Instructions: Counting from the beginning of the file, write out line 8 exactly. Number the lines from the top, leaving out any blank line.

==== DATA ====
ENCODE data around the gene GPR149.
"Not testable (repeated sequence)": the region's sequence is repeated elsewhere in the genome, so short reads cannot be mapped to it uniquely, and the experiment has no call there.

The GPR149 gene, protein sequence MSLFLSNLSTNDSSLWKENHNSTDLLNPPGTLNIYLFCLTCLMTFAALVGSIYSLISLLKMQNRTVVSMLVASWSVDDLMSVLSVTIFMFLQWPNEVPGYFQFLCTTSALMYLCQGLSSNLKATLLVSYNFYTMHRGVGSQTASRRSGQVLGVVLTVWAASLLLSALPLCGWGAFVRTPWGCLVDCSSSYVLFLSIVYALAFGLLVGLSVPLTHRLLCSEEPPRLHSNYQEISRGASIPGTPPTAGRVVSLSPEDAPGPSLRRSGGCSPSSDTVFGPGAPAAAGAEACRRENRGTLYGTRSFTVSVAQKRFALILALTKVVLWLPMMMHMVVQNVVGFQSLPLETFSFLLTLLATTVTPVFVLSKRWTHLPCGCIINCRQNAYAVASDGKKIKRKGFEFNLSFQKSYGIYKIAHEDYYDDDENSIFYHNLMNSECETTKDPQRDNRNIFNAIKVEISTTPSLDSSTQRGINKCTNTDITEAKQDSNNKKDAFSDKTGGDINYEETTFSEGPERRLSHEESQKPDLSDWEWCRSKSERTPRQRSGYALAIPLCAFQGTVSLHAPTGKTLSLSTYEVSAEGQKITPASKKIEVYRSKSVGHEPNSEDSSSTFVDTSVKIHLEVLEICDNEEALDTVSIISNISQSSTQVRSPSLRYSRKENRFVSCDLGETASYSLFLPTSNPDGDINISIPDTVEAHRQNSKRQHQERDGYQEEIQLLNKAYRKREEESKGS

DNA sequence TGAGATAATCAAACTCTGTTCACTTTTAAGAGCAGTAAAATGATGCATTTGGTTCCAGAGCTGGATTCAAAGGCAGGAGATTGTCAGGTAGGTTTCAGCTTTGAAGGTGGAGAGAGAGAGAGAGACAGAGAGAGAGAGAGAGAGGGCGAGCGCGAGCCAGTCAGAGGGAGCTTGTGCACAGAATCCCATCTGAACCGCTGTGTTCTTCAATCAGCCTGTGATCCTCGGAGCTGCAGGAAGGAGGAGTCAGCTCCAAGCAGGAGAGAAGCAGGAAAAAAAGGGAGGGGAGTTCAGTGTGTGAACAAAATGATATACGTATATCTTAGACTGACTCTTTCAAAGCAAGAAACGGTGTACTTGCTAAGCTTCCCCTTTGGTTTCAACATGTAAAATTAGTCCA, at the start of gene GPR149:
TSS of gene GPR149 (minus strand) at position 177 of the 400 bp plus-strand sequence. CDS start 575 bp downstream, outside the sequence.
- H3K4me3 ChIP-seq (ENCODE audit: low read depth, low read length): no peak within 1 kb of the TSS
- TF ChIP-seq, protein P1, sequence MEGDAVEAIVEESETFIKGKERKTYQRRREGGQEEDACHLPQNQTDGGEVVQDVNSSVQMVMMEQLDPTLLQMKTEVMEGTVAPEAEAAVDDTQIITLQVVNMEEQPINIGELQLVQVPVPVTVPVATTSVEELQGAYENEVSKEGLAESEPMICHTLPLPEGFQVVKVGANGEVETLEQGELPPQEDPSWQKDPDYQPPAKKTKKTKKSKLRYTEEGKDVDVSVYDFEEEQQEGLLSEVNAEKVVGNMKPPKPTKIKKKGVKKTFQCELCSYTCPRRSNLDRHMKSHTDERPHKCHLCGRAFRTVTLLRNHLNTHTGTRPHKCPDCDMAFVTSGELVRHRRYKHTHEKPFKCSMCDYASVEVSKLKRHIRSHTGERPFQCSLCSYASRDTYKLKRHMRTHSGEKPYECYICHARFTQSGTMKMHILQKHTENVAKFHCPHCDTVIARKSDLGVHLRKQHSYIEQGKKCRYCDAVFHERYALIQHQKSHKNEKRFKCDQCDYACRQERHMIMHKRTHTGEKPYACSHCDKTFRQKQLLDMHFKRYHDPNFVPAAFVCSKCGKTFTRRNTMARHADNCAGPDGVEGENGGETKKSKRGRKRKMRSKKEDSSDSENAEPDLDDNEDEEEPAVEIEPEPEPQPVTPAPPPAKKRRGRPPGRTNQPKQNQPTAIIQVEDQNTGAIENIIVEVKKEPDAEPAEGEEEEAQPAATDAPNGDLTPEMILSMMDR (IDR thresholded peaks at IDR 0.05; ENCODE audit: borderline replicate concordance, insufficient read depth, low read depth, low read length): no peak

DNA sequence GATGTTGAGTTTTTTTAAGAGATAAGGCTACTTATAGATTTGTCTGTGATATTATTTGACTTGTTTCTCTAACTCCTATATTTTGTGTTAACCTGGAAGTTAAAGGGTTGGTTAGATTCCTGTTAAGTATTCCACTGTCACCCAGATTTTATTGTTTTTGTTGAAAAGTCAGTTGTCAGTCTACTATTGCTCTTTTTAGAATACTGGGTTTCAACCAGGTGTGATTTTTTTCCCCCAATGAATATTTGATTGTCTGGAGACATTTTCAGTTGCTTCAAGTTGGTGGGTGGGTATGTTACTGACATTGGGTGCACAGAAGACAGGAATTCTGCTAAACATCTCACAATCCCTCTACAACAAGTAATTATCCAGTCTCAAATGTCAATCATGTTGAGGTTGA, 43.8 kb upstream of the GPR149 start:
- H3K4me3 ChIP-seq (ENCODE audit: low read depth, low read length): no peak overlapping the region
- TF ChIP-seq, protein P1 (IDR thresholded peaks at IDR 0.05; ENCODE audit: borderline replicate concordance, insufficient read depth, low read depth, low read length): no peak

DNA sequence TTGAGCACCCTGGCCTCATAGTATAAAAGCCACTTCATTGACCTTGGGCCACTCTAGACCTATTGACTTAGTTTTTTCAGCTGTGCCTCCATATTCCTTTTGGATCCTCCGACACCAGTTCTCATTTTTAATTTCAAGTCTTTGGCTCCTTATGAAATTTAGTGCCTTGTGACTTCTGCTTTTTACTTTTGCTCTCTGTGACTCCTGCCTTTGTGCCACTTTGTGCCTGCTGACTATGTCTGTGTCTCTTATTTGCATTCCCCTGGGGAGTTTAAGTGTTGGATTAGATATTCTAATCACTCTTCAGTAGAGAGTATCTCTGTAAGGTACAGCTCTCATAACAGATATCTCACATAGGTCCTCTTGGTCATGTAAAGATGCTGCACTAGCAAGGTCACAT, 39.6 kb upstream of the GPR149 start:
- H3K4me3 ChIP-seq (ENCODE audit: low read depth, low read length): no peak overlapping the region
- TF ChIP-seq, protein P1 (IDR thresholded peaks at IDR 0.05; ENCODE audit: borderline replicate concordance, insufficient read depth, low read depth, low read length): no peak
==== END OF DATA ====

DNA sequence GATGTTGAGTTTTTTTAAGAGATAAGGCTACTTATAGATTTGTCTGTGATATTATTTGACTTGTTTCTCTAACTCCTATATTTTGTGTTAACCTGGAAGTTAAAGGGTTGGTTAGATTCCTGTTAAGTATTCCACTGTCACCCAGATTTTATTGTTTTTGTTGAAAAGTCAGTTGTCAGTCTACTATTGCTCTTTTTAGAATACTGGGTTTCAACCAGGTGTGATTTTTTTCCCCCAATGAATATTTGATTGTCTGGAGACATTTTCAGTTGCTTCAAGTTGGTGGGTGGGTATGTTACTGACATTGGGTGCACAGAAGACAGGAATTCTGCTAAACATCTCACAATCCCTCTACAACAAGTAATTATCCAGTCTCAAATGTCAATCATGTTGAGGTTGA, 43.8 kb upstream of the GPR149 start: